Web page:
By: Ryan Taylor, ELCA Legislative Intern
Photo Credit: U.S. Department of Education
In this election cycle full of hyper-partisanship, campaign insults, and the perceived inability of the public to agree on a variety of topics, there remains one issue on which the American people can come together: the economy. According to a recent survey conducted by the Pew Research Center, 84% of registered voters cite the economy as an issue “very important” to their vote in the 2016 election. In fact, the economy topped Pew’s list of results as the single most important issue to voters in this campaign.
If this is the case, how, then, do we improve our economy and in turn make it work for everyone? Perhaps one way to advance our economic progress is to properly invest in and increase access to quality education.
In 2010, President Obama declared in a speech that, “education is the economic issue of our time. It’s an economic issue when the unemployment rate for folks who’ve never gone to college is almost double what it is for those who have gone to college. Education is an economic issue when nearly eight in 10 new jobs will require workforce training or a higher education by the end of this decade. Education is an economic issue when we know beyond a shadow of a doubt that countries that out-educate us today, they will out-compete us tomorrow.”
President Obama then suggested that, “The single most important thing we can do is to make sure we’ve got a world-class education system for everybody. That is a prerequisite for prosperity. It is an obligation that we have for the next generation.”
The ELCA’s social statement “Our Calling in Education” states that we minister in two ways: to educate people in the Christian faith for their vocation, and to strive with others to ensure that all have access to high-quality education that develops personal gifts and abilities and serves the common good.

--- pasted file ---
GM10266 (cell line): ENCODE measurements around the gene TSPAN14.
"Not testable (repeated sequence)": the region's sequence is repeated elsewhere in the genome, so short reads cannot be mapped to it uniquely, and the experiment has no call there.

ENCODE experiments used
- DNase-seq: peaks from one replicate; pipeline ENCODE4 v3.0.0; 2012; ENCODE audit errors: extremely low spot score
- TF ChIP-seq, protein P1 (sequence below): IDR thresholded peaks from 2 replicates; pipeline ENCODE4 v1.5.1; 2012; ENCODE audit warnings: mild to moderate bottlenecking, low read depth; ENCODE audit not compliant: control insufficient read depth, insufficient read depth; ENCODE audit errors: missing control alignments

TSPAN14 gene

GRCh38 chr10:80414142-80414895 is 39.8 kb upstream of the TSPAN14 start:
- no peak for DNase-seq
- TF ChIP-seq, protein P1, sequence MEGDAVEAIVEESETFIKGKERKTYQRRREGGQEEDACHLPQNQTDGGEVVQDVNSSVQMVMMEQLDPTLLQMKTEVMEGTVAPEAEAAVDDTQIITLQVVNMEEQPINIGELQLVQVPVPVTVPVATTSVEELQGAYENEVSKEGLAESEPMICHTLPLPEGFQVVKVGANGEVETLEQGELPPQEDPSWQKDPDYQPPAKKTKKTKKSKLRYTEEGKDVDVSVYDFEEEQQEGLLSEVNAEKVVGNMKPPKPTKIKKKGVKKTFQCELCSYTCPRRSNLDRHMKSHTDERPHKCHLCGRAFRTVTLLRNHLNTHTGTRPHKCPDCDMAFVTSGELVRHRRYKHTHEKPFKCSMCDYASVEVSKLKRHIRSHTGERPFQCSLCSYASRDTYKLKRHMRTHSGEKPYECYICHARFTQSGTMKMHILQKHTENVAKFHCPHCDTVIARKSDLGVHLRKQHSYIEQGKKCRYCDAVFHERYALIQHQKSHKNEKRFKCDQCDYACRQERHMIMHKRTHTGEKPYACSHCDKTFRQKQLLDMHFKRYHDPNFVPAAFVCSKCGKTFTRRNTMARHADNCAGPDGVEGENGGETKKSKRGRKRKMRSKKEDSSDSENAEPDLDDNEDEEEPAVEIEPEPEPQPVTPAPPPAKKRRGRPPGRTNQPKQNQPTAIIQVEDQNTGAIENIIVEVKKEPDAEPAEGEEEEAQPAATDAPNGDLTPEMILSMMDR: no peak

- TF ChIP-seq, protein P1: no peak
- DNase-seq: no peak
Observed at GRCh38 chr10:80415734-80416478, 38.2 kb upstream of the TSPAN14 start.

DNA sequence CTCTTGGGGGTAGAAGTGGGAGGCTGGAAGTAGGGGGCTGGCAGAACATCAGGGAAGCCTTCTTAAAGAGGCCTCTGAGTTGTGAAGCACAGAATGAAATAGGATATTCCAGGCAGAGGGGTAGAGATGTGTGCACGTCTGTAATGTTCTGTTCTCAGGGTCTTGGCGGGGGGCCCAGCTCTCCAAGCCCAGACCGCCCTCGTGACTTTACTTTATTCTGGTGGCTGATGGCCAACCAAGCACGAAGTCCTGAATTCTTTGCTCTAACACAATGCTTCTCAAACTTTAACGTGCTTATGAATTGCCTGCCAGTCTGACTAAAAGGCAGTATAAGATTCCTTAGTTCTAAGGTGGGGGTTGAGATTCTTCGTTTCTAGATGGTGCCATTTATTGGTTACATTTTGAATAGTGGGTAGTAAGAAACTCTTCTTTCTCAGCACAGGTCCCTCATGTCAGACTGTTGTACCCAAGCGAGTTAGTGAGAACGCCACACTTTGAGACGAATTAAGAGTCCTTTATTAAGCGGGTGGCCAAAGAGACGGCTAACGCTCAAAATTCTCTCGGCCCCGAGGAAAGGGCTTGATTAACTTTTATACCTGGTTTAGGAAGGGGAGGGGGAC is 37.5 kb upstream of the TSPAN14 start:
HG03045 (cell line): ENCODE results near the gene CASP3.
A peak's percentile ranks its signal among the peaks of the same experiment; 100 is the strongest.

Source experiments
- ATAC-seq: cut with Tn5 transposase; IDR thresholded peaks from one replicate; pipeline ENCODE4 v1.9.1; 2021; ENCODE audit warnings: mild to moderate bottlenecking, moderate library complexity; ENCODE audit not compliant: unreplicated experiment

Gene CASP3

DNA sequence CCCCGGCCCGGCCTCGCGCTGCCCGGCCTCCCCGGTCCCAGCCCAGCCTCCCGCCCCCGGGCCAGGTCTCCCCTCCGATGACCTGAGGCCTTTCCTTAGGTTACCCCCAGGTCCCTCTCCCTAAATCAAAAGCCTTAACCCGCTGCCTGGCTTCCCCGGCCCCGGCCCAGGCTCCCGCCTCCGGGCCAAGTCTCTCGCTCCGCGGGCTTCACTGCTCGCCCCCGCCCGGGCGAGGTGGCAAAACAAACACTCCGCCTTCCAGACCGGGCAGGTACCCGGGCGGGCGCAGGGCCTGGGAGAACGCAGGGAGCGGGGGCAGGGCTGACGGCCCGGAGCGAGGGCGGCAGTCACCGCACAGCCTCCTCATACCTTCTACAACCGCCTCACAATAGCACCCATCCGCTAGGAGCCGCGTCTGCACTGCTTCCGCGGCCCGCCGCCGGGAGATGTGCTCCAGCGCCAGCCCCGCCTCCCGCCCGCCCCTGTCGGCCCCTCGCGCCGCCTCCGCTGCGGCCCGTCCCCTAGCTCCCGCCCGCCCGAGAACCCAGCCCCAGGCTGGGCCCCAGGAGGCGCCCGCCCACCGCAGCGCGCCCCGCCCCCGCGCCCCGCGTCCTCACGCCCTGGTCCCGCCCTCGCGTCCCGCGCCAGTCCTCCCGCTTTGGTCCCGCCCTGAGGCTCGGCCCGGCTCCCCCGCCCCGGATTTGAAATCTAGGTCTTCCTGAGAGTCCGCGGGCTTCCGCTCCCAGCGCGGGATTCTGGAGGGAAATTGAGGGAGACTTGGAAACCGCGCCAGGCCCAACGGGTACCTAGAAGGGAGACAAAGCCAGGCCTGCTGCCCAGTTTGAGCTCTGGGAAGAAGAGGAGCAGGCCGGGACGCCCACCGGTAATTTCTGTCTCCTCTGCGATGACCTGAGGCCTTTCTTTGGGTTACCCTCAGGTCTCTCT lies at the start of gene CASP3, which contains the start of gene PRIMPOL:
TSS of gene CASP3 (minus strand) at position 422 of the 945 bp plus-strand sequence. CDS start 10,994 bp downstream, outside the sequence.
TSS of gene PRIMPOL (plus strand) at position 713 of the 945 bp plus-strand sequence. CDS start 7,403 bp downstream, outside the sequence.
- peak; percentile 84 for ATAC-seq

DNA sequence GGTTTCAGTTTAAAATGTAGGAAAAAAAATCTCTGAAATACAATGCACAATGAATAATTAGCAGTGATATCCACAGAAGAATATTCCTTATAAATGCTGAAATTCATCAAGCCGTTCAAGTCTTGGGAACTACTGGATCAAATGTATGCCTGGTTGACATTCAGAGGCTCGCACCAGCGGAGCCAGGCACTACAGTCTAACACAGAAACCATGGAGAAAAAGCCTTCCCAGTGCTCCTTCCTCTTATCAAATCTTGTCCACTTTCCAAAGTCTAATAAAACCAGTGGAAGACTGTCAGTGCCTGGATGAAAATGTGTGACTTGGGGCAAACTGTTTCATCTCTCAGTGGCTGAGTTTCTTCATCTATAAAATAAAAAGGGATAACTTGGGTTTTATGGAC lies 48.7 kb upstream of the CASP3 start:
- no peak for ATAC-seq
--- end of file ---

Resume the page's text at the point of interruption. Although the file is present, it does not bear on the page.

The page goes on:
Education issues are also critical this November. In the aforementioned survey conducted by Pew, 66% of registered voters said education is “very important” to their vote in the 2016 election. Throughout the remainder of this election cycle, we must encourage candidates up and down the ballot to support quality education for all, with a particular emphasis on youth.
Early childhood education lies at the core of this issue. Studies consistently show that high-quality education for children before the age of five sets them up for future success. For example, the HighScope Perry Preschool Study found that “individuals who were enrolled in a quality preschool program ultimately earned up to $2,000 more per month than those who were not.” Furthermore, the study found that “young people who were in preschool programs are more likely to graduate from high school and own homes.”
Because children rapidly develop social and cognitive skills during the earliest stages of their lives, it is imperative that every child has access to high quality preschool education. Building upon President Obama’s Preschool for All proposal and in accordance with our Lutheran calling in education, we must advocate for proper funding and must work to expand access to universal preschool.
While great progress has been made in this arena, there is still much work to be done. There are still six states that do not provide state funding for pre-Kindergarten programs (pre-K). Just under half (46 percent) of age-eligible children attend pre-K across the country, and only 4 percent of 3-year-olds and 28 percent of 4-year-olds attend state-funded programs. We must continue to push our candidates for office, as well as current legislators, to provide adequate federal funding to states that already provide pre-k programs. Furthermore, we should push for new federal funding to states that do not provide pre-k programs.
This November, with so much at stake, let us renew the fight for quality education for all God’s children. Universal preschool is a bold first step toward a bright future not only for students across the country, but also for our economy. If we truly value a strong education system and a strong economy, we must work to elect public officials who value educating our children in the most critical stages of social and cognitive development and onward. We can participate in this work knowing that access to quality education is a core value in our shared Lutheran heritage.
(Photo Credit: U.S. Department of Education)